color: $dark-color;
          }
        }
      }
    }

    div.right{
      float: right;

      img.avatar{
        width: 40px;
        height: 40px;
        border-radius: 40px;
        margin-top: 5px;
        margin-right: 10px;
      }
    }

  }
</style>

<template>
  <nav class="top-navigation">

    <router-link :to="{ name: 'home'}">
      <span class="logo">Roast And Brew</span>
    </router-link>

    <ul class="links">
      <li>
        <router-link :to="{ name: 'cafes' }">
          Cafes
        </router-link>
      </li>
    </ul>

    <div class="right">
      <img class="avatar" :src="user.avatar" v-show="userLoadStatus == 2"/>
    </div>

  </nav>
</template>

<script>
  export default {
    /*
      Defines the computed properties on the component.
    */
    computed: {
      /*
        Retrieves the User Load Status from Vuex
      */
      userLoadStatus(){
        return this.$store.getters.getUserLoadStatus;
      },

      /*
        Retrieves the User from Vuex
      */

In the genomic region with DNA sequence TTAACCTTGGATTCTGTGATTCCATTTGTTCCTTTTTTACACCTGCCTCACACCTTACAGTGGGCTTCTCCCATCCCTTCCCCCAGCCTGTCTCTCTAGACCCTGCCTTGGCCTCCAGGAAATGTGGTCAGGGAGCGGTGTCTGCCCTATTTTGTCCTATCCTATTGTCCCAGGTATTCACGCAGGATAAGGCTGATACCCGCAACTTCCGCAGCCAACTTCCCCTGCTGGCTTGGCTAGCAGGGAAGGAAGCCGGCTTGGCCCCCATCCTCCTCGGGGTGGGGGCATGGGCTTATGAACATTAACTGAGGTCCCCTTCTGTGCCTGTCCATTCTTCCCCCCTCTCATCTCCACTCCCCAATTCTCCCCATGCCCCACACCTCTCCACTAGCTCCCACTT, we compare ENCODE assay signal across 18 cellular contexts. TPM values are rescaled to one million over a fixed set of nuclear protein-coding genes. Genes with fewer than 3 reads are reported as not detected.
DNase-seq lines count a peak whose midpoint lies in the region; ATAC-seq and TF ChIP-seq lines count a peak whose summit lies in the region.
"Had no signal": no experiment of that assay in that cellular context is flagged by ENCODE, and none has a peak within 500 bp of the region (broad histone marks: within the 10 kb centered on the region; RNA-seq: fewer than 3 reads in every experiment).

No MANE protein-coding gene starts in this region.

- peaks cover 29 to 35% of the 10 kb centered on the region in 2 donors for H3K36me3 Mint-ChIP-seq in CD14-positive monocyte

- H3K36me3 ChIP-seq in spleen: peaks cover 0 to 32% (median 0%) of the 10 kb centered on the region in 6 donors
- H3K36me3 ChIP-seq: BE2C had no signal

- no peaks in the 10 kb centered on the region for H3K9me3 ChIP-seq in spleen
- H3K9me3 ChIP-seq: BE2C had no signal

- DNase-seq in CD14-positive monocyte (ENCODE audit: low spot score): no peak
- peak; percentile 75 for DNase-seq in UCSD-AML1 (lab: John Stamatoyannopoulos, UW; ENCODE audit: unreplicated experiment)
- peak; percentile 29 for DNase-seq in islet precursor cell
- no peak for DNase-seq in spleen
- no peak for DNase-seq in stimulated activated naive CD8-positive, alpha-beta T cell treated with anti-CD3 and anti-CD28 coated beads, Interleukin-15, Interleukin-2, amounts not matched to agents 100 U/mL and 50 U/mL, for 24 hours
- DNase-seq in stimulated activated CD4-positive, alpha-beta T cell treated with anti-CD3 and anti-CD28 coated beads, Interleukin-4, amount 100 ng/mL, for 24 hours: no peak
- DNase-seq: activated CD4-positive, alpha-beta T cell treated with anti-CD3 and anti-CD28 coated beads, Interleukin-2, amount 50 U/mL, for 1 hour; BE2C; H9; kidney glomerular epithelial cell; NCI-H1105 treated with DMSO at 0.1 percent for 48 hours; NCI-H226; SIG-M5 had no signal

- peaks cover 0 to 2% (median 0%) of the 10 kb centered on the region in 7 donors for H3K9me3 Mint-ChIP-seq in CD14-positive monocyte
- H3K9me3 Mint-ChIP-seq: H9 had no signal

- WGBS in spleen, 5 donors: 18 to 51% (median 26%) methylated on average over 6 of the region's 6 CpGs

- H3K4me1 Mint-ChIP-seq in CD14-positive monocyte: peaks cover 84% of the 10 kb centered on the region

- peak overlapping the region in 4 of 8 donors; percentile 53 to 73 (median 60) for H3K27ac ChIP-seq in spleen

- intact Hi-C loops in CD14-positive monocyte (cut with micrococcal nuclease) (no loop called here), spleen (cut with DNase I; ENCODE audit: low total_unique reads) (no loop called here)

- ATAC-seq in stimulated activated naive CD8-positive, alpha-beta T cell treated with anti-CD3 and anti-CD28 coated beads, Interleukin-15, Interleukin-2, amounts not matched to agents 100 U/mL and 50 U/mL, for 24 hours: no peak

user(){
        return this.$store.getters.getUser;
      }
    }
  }
</script>

You will see a couple other things in the file such as <router-link> and some Vuex computed properties. We will touch on those in the next tutorial. I’m just showing some of the CSS I added.

We also added a few fonts that we will be using from Google Fonts in our resources/views/app.blade.php file:

<link href="https://fonts.googleapis.com/css?family=Lato:300,300i,400,400i,700,700i" rel="stylesheet">
<link href="https://fonts.googleapis.com/css?family=Josefin+Sans" rel="stylesheet">

We can use these fonts in our styles as well.

Conclusion

We now have a Vue component added to our our application that compiles SASS into the component using Laravel Mix. The next few tutorials will be cleaning up our app as we begin to add some unique functionality to the app.